The goal of this work was to develop a consistent and semi-automated seafloor survey method for generating high-resolution, benthic habitat maps for environmental assessments and monitoring of marine renewable energy sites. Sediment profile and plan view imaging (SPI/PV) technology was combined with multibeam bathymetry and acoustic backscatter methods to demonstrate a rapid, cost-effective benthic mapping protocol. A key technical innovation of this project was the development of an image processing platform that automatically measures key features from the images.
Multibeam echosounder (MBES) acoustic and SPI/PV surveys were conducted at three coastal areas off the U.S. west coast, including the PacWave South energy test site off of Newport, Oregon. Point data on physical and biological sediment conditions obtained from the SPI/PV imagery were used to efficiently ground-truth the high-resolution MBES bathymetry and backscatter mosaics. The SPI camera is an optical corer that obtains an undisturbed 21 by 15 cm, high-resolution, cross-sectional image of the sediment–water interface and upper sediment column. The plan view camera attached to the SPI camera frame captures a downward looking view of the seabed immediately before the SPI image is obtained. As part of this project, we developed a computer vision image processing platform (iSPI) that uses deep convolutional neural networks and other approaches to automatically identify and measure key features in the images, such as grain size and surface relief.
Detailed benthic habitat maps were generated using this mapping approach for three different marine settings. The sites mapped included a silt-dominated embayment; a sloping, nearshore, transitional very fine to coarse sand bottom; and a medium, sand-dominated continental shelf marine energy test site. In each case, acoustic and imaging surveys were completed in less than week, and detailed benthic habitat maps were generated within 60 days. The results were placed within the Coastal and Marine Ecological Classification Standard (CMECS) habitat mapping framework, and various combinations of the bathymetry, backscatter, and SPI and PV data were used to generate CMECS component maps.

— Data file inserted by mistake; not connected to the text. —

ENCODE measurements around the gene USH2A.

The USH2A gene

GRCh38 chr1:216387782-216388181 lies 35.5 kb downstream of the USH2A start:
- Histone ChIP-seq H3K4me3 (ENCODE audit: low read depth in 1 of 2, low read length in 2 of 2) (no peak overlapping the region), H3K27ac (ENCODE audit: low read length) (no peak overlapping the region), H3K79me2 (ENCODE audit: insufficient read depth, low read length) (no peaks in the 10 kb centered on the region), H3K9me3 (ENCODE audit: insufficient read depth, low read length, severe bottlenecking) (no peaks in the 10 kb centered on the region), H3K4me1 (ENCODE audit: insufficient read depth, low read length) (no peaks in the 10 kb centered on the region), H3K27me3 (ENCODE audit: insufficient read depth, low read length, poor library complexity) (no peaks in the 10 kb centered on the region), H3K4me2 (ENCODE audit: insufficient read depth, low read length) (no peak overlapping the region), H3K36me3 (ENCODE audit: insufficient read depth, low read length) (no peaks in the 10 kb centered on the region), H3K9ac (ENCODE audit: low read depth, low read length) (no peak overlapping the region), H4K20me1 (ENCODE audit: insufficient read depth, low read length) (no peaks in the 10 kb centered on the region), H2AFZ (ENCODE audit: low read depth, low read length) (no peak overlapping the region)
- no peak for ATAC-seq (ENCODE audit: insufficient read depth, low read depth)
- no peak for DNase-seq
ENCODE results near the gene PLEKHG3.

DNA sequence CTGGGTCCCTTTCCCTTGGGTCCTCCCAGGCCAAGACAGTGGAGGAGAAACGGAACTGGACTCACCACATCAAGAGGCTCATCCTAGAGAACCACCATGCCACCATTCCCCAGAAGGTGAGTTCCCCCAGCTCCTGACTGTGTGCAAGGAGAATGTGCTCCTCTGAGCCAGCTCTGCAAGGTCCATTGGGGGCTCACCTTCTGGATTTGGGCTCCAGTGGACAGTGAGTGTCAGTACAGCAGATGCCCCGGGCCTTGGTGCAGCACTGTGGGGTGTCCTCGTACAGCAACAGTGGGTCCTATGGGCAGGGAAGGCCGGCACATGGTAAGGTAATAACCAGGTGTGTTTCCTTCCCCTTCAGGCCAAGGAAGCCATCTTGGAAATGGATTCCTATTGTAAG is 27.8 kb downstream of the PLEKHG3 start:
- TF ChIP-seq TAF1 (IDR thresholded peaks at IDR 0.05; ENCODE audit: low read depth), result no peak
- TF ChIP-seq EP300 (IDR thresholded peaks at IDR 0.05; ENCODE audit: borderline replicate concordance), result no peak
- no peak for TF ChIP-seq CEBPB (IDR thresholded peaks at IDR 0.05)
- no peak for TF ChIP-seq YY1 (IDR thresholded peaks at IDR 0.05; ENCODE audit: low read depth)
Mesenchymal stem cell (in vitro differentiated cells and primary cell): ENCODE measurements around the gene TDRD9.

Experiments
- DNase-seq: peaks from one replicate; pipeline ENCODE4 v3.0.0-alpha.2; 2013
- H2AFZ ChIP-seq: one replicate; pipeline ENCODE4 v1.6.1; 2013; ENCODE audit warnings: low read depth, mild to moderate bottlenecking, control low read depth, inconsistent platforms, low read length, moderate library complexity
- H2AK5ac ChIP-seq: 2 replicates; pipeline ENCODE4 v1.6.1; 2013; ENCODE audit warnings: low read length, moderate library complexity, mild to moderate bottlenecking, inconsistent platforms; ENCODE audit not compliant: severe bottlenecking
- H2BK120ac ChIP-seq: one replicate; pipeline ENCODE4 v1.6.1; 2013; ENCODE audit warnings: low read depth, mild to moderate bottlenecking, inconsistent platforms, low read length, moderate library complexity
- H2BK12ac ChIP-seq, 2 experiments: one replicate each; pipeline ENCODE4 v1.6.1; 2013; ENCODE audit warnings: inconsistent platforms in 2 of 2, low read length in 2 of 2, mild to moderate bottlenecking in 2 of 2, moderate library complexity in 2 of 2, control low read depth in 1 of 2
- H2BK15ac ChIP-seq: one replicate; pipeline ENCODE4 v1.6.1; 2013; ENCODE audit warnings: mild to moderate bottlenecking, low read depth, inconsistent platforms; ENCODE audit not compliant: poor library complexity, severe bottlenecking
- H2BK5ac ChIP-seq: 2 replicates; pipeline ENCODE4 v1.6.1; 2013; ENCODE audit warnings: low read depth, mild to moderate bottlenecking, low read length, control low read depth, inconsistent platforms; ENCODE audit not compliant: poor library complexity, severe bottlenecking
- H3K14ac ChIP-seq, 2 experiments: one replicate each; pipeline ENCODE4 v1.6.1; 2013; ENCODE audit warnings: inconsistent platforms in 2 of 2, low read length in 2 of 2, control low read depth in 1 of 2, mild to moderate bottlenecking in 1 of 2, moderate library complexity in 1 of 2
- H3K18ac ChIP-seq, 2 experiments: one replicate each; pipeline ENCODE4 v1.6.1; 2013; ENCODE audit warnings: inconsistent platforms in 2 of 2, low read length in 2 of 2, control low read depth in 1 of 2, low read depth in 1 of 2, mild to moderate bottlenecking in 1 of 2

This project developed and demonstrated a repeatable and cost-effective approach for efficiently mapping benthic habitat conditions over broad areas of the seafloor by combining state-of-the-art acoustic and imaging techniques. The primary survey tools used in this project have been used previously in both the offshore renewable (wind) and oil and gas sectors to map and monitor benthic environments. This project's innovations include 1) the focused use of high-resolution SPI/PV imagery to ground-truth acoustic mosaics, and 2) the development of a computer automated image analysis processing tool that both streamlines and standardizes the generation of data from the imagery and makes the data extraction process more cost-effective and repeatable.